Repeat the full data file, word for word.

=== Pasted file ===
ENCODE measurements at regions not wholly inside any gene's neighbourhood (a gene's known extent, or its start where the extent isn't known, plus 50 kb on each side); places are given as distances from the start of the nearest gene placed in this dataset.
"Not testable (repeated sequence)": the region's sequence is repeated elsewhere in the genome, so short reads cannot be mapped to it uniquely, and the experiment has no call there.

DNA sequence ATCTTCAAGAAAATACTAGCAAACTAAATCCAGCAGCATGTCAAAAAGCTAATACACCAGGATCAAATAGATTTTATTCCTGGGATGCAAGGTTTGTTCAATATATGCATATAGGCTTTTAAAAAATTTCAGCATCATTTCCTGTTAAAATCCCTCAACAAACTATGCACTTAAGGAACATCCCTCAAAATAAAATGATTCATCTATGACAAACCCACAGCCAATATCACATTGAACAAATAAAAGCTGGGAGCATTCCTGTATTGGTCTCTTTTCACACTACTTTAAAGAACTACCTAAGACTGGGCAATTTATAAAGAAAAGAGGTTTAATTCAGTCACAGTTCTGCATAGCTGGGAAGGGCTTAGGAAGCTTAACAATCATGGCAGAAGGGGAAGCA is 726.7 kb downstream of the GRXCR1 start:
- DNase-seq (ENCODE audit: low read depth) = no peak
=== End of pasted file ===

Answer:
ENCODE measurements at regions not wholly inside any gene's neighbourhood (a gene's known extent, or its start where the extent isn't known, plus 50 kb on each side); places are given as distances from the start of the nearest gene placed in this dataset.
"Not testable (repeated sequence)": the region's sequence is repeated elsewhere in the genome, so short reads cannot be mapped to it uniquely, and the experiment has no call there.

DNA sequence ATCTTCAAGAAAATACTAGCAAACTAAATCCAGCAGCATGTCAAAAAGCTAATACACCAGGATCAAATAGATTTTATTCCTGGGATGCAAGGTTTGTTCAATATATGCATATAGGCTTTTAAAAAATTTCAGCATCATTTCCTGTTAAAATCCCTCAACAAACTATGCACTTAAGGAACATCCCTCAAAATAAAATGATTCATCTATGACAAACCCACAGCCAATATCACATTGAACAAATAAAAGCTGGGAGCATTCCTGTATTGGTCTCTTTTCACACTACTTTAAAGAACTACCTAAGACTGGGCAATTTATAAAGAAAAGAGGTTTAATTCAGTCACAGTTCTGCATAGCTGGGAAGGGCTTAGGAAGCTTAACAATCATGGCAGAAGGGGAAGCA is 726.7 kb downstream of the GRXCR1 start:
- DNase-seq (ENCODE audit: low read depth) = no peak